Calcareous ring. Calcareous ring embedded in a relatively thick membrane; radials and inter-radials typically highly fragmented elements; radial and inter-radial elements closely associated along most of their length ( Fig. 27a,b,c View FIGURE 27 ). Anterior margin of radial plates unequally divided by a well formed notch. Anterior margin of the inter-radial plates arrow-head shaped. Fragmentation of radial and inter-radial elements appears to increase with size; with inter-radials entire in one of the smallest specimens studied (WAM Z26012 View Materials , Fig. 27b View FIGURE 27 ), to fragmented to 15–20 elements each, in largest (UF 4096, Fig. 27a View FIGURE 27 ). Radials extend posteriorly as long tails that tend to recurve at their tip.

Ossicle assemblage. Dorsal and ventral body wall with tables only. Tables variable, disc with complete ( Fig. 7b View FIGURE 7 ) or incomplete rim ( Fig. 7f,d View FIGURE 7 ; Fig. 8a,d View FIGURE 8 ), 100–125 µ m in diameter; central perforation 10–35 µ m in diameter, surrounded by a ring of 8 perforations ( Fig. 7b,c View FIGURE 7 ; Fig. 8g View FIGURE 8 ), rarely with additional holes peripheral to these; margins slightly raised; spire formed by four pillars connected by a single cross-beam half way up, terminating in a narrow, often incomplete crown; irregular and incomplete tables also present, spire completely ( Fig. 7a,g View FIGURE 7 ) or partially wanting ( Fig. 8d, h View FIGURE 8 ), often with larger central perforation than regular tables. Podia with perforated plates 160–250 µ m long and 65–100 µ m wide, with holes decreasing in size toward periphery; margins serrated; serrations most developed along the more convex margin ( Fig. 7h–k View FIGURE 7 ; Fig. 8e,f,k View FIGURE 8 ). Cloacal body wall with tables and rosettes. Tables similar to those found elsewhere in body wall. Rosettes abundant, 20–30 µ m long ( Fig. 9A View FIGURE 9 ). Podia with shorter perforated plates, up to 150 µ m long ( Fig.7r View FIGURE 7 , Fig. 8q,r View FIGURE 8 ). Podia that flank anal teeth with rods, 40–65 µ m long ( Fig. 8s View FIGURE 8 ), and some rosettes. Introvert body wall with tables and rosettes (20–30 µ m in length) ( Fig. 9B View FIGURE 9 ); tables drop out toward tentacles. Tables similar to, but typically smaller (60–90 µ m) ( Fig. 7l–n View FIGURE 7 ; Fig. 8n–p View FIGURE 8 ) than those elsewhere in the body wall. Podia with perforated plates variable and mostly similar to those of body wall near cloaca ( Fig. 7o–q View FIGURE 7 ; Fig. 8l,m View FIGURE 8 ); and with rosettes, mostly toward the base of podia. Tentacles with rods, 40–95 µ m long, with no, one or a few perforations toward ends, some with serrations along margin ( Fig. 7s View FIGURE 7 ). No ossicles were observed in the cloacal, longitudinal and retractor muscles; intestine; cloacal wall; gonads; and respiratory tree.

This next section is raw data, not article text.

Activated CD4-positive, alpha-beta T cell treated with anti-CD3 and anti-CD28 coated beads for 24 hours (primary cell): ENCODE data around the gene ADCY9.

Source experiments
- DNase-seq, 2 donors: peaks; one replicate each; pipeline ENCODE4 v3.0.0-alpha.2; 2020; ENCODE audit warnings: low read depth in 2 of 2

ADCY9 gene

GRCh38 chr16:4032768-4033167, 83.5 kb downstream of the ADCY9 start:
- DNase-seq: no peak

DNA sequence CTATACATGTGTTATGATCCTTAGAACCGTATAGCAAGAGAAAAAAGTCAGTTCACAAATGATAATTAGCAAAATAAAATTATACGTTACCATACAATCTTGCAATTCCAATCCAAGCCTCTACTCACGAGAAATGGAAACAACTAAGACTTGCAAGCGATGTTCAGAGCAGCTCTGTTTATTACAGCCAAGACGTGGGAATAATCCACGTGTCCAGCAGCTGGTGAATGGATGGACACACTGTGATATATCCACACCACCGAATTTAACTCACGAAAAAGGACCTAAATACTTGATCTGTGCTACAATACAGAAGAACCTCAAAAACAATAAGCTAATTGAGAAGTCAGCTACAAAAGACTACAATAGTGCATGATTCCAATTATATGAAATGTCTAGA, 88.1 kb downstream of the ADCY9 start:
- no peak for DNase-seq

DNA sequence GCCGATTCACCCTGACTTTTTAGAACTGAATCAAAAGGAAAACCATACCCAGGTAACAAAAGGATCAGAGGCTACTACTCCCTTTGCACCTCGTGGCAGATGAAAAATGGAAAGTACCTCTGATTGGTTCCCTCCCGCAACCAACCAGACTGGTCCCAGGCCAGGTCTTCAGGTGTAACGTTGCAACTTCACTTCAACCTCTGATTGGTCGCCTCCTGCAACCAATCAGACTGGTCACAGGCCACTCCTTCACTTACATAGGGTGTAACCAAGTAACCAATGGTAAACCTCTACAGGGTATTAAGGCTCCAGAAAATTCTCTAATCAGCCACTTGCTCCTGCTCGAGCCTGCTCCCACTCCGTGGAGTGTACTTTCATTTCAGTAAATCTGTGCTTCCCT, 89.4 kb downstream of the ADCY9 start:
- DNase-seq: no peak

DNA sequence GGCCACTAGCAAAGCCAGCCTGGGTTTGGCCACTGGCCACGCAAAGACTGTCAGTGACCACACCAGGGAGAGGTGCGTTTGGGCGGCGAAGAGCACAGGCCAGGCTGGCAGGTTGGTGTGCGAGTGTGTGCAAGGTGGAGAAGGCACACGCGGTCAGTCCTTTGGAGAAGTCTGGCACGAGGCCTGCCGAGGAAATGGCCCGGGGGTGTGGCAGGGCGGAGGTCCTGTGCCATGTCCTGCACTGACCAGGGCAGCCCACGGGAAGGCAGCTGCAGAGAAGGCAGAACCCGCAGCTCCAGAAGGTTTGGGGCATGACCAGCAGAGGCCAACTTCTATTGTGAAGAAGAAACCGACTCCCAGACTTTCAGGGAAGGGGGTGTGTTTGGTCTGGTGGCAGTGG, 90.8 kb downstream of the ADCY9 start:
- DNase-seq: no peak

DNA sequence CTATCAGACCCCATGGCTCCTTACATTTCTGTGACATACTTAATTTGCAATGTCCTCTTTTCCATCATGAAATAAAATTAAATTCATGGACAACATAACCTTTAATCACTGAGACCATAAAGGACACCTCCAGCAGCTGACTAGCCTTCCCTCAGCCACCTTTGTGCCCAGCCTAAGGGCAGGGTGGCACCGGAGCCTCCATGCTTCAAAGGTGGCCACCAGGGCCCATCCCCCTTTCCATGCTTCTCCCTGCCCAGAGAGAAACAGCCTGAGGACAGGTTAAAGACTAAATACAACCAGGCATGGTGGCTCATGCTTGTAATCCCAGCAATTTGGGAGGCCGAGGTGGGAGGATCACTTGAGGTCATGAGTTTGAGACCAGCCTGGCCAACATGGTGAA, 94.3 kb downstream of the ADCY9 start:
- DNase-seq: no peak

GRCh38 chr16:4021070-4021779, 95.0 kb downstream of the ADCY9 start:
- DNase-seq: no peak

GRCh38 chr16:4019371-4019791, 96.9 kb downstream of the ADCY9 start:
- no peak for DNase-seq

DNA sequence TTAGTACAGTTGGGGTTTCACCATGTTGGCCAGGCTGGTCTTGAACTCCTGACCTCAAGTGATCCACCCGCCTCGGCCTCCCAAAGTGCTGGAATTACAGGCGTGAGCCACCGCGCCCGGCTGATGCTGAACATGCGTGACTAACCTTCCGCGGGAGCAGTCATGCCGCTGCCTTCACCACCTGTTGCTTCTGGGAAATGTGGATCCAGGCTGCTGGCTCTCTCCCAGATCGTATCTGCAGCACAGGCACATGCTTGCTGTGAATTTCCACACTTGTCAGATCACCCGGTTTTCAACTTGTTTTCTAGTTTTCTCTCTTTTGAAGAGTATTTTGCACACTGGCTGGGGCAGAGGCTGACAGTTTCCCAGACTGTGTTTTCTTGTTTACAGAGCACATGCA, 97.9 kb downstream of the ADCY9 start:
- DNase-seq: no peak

Remarks. Mitsukuri noted in his original description (quoted in Ohshima, 1912) that the species has 15 tentacles (10 large and 5 small); however Ohshima adding to this description in the same paper notes that this species has “invariably” 20 tentacles. Heding & Panning (1954) followed Ohshima to assign this species to Phyrella based on having 20 tentacles. Specimens examined had 15–17 tentacles. This species can be distinguished from other Phyrella by the abundant, large tube feet, the regular tables in the body wall and the large serrations on the more convex margins of the perforated plates.